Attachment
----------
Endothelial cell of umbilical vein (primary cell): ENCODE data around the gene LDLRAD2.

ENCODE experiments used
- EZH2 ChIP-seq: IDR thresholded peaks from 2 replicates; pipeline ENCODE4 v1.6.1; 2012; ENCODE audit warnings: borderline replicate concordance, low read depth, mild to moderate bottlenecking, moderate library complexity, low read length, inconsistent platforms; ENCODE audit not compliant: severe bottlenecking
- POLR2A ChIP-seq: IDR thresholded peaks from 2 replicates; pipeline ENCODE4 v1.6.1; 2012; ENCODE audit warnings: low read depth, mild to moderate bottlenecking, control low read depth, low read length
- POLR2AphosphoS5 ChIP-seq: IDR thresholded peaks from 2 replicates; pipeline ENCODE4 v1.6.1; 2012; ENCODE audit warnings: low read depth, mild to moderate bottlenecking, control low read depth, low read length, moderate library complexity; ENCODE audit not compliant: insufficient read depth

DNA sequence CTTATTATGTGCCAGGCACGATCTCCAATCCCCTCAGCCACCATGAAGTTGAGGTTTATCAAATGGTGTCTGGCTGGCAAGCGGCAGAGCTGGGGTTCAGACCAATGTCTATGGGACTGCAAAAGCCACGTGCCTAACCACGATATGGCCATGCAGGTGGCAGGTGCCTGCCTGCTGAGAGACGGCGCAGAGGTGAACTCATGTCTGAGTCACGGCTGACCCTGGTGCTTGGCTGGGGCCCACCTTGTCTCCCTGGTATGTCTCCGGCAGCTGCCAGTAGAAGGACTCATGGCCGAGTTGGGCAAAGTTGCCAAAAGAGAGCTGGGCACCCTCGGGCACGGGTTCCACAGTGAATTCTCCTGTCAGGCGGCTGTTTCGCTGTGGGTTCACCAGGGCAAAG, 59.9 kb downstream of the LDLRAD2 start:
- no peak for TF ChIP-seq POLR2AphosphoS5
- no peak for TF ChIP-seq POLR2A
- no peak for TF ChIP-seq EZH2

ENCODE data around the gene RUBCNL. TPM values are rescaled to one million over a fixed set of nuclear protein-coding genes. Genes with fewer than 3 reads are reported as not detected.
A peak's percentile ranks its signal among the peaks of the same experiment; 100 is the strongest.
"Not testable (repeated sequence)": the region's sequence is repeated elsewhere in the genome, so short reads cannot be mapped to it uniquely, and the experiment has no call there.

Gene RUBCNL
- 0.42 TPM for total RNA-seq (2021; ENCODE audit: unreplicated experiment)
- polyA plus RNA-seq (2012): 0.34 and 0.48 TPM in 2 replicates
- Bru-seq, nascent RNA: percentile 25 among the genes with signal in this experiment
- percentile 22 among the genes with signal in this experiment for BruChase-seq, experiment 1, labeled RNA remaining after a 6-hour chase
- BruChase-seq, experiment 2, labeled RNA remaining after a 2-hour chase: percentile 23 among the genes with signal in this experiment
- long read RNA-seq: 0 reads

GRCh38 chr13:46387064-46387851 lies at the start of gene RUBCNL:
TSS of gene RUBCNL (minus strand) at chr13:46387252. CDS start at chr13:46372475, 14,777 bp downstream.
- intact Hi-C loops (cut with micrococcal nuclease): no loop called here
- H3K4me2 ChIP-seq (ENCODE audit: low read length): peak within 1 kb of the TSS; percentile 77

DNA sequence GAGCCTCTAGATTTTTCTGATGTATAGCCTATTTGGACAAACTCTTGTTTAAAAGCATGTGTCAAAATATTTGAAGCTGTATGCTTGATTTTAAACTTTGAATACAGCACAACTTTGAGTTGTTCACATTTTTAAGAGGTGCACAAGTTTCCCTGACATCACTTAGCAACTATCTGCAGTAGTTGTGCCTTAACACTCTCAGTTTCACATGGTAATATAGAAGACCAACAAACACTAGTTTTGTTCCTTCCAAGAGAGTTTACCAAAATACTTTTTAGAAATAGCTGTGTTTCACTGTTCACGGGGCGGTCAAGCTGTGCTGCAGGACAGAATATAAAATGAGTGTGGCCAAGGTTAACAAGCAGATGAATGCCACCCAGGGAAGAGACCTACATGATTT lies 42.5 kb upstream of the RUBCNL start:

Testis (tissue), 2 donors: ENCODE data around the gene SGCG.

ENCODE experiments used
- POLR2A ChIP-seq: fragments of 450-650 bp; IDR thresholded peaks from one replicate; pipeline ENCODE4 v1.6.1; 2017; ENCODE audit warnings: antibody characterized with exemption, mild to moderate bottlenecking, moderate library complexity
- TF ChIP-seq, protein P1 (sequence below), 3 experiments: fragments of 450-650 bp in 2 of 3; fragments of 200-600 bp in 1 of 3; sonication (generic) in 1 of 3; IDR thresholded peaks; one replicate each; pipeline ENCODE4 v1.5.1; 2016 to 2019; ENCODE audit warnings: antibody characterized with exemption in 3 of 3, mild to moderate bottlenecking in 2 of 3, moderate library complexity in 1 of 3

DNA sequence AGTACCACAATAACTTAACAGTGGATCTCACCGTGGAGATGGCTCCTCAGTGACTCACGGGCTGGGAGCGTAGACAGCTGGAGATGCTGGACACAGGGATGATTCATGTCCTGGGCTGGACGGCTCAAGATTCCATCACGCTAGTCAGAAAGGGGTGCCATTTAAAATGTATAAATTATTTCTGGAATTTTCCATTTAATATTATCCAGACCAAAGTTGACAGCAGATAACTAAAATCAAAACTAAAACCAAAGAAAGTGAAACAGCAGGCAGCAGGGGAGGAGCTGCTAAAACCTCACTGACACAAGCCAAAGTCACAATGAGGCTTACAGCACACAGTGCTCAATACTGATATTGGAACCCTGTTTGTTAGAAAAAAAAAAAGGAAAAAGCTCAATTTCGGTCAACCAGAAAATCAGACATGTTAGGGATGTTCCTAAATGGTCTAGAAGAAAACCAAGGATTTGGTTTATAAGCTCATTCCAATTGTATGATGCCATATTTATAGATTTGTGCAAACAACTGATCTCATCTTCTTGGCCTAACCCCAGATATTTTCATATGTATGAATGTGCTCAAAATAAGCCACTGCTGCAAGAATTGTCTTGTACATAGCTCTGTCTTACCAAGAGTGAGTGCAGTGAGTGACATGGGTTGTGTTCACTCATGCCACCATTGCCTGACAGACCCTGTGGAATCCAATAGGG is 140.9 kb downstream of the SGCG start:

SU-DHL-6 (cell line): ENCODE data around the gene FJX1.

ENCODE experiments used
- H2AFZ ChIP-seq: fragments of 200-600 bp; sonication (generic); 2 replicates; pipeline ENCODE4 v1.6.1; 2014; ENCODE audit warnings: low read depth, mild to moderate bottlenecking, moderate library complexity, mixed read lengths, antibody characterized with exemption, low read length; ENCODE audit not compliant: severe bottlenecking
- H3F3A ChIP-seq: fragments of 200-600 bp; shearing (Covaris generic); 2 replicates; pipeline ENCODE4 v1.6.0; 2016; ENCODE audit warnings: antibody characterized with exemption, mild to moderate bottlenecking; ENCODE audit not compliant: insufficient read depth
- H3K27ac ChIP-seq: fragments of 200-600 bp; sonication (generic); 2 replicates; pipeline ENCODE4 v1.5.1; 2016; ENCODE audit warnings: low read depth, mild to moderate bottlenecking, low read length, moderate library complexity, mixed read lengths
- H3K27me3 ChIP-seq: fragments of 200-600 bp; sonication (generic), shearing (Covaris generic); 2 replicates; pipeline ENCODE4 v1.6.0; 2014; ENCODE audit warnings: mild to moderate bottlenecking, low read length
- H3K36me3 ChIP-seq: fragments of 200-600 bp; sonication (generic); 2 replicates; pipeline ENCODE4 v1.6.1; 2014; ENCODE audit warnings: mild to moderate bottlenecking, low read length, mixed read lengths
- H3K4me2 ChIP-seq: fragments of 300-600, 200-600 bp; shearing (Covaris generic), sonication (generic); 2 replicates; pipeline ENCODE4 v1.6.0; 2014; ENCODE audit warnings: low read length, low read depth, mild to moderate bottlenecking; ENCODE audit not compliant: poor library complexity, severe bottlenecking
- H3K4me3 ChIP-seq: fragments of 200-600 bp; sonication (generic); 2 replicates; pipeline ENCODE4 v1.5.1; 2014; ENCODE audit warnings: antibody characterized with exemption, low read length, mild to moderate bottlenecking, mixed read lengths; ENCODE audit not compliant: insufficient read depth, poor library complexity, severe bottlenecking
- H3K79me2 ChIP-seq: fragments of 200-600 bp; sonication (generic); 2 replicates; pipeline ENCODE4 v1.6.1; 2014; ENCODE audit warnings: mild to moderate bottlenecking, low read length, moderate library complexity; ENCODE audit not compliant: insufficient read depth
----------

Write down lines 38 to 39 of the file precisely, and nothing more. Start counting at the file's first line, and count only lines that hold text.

- H3K4me3 ChIP-seq: fragments of 200-600 bp; sonication (generic); 2 replicates; pipeline ENCODE4 v1.5.1; 2014; ENCODE audit warnings: antibody characterized with exemption, low read length, mild to moderate bottlenecking, mixed read lengths; ENCODE audit not compliant: insufficient read depth, poor library complexity, severe bottlenecking
- H3K79me2 ChIP-seq: fragments of 200-600 bp; sonication (generic); 2 replicates; pipeline ENCODE4 v1.6.1; 2014; ENCODE audit warnings: mild to moderate bottlenecking, low read length, moderate library complexity; ENCODE audit not compliant: insufficient read depth